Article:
Inherently due to basic disease control measures directed mostly at Marek’s Disease control, 100% of pullet producers use some degree of practices aimed at keeping pullets free from SE. Most if not all use some form of cleaning and disinfection procedure of pullet houses between flocks for Marek’s control. Most all practice some biosecurity to preclude SE introduction. As far as the percent of pullet flocks grown under an official program (state or industry (Wal-Mart, UEP, etc.) an estimate is 50% nationally. A much higher percentage (80 to 90%) of growing pullets are on programs in some states. There are also a percentage of flocks (approximately 20%) on company directed programs, with veterinary input, that have practices for controlling and monitoring SE.

 

4)       Do State or Regional Egg Quality Assurance Programs include provisions to prevent chicks from NPIP SE Clean breeders from becoming infected by SE during the period of pullet rearing until placement into layer houses?

 

Yes. Most include the same practices as in layer units – biosecurity, rodent control, C&D of houses, etc.

 

5)       How effective have the pullet programs been in reducing the prevalence of SE in layer flocks?

 

Pullet programs have been very effective. It is a rare event to find pullets as the source of SE in a layer flock. In the PEQAP program, 1 or 2 flocks a year (usually on the same complex) are found positive by manure testing at 10 to 12 weeks of age. For the years 1999, 2000, and 2001 the percent SE positive manure swabs taken at 10 to 12 weeks of age was 0.2%, 0.1%, and 0.5%. All were the same premise each year. Many states report no positive pullet flocks for several years.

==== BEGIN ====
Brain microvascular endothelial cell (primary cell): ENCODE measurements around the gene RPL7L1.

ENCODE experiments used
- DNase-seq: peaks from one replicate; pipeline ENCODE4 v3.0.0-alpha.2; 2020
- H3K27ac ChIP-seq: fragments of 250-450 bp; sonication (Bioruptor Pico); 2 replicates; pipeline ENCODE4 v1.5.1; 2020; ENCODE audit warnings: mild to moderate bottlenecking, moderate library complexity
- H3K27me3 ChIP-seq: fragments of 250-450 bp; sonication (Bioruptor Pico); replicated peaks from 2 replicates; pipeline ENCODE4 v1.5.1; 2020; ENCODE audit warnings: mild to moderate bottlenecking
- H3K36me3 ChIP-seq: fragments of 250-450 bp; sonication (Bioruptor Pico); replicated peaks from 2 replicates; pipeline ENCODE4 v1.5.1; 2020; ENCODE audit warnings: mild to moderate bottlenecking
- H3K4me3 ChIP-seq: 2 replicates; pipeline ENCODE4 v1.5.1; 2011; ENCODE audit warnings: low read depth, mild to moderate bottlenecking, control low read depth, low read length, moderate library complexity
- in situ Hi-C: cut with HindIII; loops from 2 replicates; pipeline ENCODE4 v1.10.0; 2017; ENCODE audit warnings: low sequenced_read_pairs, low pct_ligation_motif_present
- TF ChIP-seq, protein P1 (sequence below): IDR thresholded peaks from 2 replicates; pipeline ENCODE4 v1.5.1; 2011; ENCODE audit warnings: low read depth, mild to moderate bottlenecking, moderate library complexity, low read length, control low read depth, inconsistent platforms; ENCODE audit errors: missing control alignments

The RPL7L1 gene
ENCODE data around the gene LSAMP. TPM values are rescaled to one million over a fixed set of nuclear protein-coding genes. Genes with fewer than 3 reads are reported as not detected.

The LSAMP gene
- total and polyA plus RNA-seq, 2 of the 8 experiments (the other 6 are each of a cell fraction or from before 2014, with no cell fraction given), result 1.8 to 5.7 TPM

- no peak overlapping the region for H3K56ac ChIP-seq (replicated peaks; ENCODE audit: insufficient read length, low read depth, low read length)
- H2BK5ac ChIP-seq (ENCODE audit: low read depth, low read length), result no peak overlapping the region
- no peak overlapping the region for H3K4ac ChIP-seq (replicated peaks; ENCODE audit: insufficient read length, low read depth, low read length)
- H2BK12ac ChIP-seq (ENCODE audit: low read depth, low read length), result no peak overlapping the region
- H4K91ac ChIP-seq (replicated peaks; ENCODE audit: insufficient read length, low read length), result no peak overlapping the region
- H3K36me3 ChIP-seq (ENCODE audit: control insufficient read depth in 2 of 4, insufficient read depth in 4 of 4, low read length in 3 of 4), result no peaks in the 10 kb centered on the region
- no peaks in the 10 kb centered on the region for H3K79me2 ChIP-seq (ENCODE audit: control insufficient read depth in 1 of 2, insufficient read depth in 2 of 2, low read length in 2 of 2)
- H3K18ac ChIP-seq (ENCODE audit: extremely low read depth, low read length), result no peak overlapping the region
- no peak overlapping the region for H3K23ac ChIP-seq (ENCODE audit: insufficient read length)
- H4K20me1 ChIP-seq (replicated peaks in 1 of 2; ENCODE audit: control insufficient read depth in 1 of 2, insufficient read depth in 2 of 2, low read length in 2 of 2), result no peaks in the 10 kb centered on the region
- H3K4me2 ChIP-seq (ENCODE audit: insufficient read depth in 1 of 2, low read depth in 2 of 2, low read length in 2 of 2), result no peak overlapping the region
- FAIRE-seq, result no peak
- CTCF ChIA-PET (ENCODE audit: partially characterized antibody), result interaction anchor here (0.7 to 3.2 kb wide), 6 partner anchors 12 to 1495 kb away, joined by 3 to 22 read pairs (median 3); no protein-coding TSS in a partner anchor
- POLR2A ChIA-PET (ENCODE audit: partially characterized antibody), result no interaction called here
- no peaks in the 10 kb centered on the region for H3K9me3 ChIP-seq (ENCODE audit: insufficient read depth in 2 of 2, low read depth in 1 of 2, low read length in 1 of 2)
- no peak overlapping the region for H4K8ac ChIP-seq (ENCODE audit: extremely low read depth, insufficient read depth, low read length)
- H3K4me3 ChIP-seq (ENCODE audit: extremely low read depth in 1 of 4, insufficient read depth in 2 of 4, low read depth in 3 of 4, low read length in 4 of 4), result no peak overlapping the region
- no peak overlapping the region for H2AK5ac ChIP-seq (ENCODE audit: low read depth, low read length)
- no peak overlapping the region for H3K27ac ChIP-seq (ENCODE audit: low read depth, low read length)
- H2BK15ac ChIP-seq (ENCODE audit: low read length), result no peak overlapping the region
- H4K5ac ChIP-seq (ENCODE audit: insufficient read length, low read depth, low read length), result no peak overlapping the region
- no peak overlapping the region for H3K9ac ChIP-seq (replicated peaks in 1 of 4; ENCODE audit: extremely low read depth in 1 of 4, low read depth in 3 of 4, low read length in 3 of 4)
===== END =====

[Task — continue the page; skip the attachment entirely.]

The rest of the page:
A veterinarian working with a large Midwestern producer stated that 2 pullet flocks in the last 10 years have been positive for SE due to rodent control problems in high-rise pullet houses.

 

Prior to 1995 in a Northeastern program, 1.5 % of pullet flocks (20 of 1372) tested positive. The source of the infection were as follows:  A single SE positive parent flock (12), other SE positive parent flocks (3), positive rodent exposure (2), proximity to SE positive layer houses (2), and undetermined (1).

 

6)       How is effectiveness measured?

 

In PEQAP and other programs, the effectiveness is measured by manure or manure belt swabbing at 10 to 12 weeks of age, 2 swabs per row of cages.  In some States such as California, a risk based sampling strategy is used based on prior history and current risk.

 

7)       During pullet rearing, what programs or industry practices are currently taken to prevent chicks from NPIP SE Clean breeders from becoming infected by SE during the period of pullet rearing until placement into layer houses?

 

a) Cage rearing (less fecal to oral contamination, b) C&D between flock, c) biosecurity (traffic control, fly control, rodent control, cleaned and disinfected trucks for moving pullets out to the layer house, crews (vaccination, beak trimming, moving) supplied with clean clothing, footwear, and headgear) and d) monitoring of manure or pullet samples prior to movement.

 

8)       Are pullets, or their environments, tested for SE between the time they are procured as chicks and the time they enter layer houses?